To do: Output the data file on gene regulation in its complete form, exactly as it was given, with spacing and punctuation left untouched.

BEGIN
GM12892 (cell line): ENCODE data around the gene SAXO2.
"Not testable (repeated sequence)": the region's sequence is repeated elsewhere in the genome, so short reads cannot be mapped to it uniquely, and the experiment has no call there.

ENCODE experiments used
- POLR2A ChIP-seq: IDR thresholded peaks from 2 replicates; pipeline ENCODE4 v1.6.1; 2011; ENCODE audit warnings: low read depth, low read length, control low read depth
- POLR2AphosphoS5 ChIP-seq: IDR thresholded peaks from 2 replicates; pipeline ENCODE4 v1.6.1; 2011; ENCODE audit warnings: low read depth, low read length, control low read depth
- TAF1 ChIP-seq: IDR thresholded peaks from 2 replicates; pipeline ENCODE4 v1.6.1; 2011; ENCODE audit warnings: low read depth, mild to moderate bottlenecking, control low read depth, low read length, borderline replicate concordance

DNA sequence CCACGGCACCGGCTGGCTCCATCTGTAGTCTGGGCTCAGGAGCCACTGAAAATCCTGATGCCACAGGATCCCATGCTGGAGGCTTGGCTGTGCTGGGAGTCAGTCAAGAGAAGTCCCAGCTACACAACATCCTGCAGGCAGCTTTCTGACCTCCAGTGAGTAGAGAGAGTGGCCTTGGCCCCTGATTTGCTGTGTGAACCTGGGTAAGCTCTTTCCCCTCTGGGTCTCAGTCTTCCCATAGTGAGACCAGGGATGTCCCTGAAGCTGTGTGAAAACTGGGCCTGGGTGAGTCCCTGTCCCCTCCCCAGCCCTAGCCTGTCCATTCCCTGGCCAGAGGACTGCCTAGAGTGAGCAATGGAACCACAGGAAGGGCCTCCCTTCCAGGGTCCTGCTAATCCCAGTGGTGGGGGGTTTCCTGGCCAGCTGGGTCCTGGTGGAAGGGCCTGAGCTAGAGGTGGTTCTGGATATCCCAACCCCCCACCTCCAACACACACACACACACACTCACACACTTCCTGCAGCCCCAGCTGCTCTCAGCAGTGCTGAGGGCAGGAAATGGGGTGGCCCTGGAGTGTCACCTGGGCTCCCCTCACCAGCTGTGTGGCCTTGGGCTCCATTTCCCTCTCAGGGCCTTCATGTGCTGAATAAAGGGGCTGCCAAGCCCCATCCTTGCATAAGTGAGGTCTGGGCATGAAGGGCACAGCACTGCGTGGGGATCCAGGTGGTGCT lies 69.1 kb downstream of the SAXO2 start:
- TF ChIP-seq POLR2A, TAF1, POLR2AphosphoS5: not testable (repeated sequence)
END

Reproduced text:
GM12892 (cell line): ENCODE data around the gene SAXO2.
"Not testable (repeated sequence)": the region's sequence is repeated elsewhere in the genome, so short reads cannot be mapped to it uniquely, and the experiment has no call there.

ENCODE experiments used
- POLR2A ChIP-seq: IDR thresholded peaks from 2 replicates; pipeline ENCODE4 v1.6.1; 2011; ENCODE audit warnings: low read depth, low read length, control low read depth
- POLR2AphosphoS5 ChIP-seq: IDR thresholded peaks from 2 replicates; pipeline ENCODE4 v1.6.1; 2011; ENCODE audit warnings: low read depth, low read length, control low read depth
- TAF1 ChIP-seq: IDR thresholded peaks from 2 replicates; pipeline ENCODE4 v1.6.1; 2011; ENCODE audit warnings: low read depth, mild to moderate bottlenecking, control low read depth, low read length, borderline replicate concordance

DNA sequence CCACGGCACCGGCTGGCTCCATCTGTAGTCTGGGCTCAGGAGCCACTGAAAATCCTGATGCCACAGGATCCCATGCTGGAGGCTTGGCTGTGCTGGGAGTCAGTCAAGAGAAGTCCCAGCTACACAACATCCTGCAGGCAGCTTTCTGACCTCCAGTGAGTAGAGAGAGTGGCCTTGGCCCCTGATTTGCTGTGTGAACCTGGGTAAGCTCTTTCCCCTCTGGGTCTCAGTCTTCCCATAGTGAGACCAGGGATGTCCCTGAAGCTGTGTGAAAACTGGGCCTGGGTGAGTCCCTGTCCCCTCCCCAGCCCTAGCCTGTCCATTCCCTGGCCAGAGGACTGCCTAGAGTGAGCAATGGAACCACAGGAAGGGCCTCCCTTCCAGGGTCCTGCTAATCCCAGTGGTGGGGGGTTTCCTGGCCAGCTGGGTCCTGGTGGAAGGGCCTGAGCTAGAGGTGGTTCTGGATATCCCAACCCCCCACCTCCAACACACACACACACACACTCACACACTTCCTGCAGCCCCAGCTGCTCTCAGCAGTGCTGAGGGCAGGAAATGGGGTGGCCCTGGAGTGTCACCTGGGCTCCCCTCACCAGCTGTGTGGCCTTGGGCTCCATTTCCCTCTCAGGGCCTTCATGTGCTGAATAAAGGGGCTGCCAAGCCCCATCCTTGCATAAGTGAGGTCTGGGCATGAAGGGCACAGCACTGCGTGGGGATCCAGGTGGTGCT lies 69.1 kb downstream of the SAXO2 start:
- TF ChIP-seq POLR2A, TAF1, POLR2AphosphoS5: not testable (repeated sequence)